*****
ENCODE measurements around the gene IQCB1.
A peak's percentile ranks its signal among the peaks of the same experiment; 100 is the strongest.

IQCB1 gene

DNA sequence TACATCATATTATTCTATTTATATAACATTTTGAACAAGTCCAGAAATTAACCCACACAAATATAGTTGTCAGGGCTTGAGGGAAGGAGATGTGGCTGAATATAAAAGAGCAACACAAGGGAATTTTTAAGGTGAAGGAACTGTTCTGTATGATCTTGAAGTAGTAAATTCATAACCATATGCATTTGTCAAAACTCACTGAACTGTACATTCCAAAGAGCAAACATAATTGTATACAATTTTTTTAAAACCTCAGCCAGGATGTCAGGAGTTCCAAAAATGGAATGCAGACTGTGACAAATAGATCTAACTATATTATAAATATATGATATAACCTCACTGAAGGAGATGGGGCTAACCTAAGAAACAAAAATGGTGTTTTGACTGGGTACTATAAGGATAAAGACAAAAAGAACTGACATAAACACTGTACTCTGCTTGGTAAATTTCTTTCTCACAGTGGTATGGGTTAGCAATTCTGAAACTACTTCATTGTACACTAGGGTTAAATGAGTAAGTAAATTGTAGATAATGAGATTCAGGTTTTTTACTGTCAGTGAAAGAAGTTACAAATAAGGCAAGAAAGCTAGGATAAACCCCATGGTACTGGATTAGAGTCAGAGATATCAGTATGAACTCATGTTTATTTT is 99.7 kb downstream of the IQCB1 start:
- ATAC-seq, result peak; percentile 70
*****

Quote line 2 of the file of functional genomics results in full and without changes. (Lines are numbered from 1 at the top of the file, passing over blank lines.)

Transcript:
A peak's percentile ranks its signal among the peaks of the same experiment; 100 is the strongest.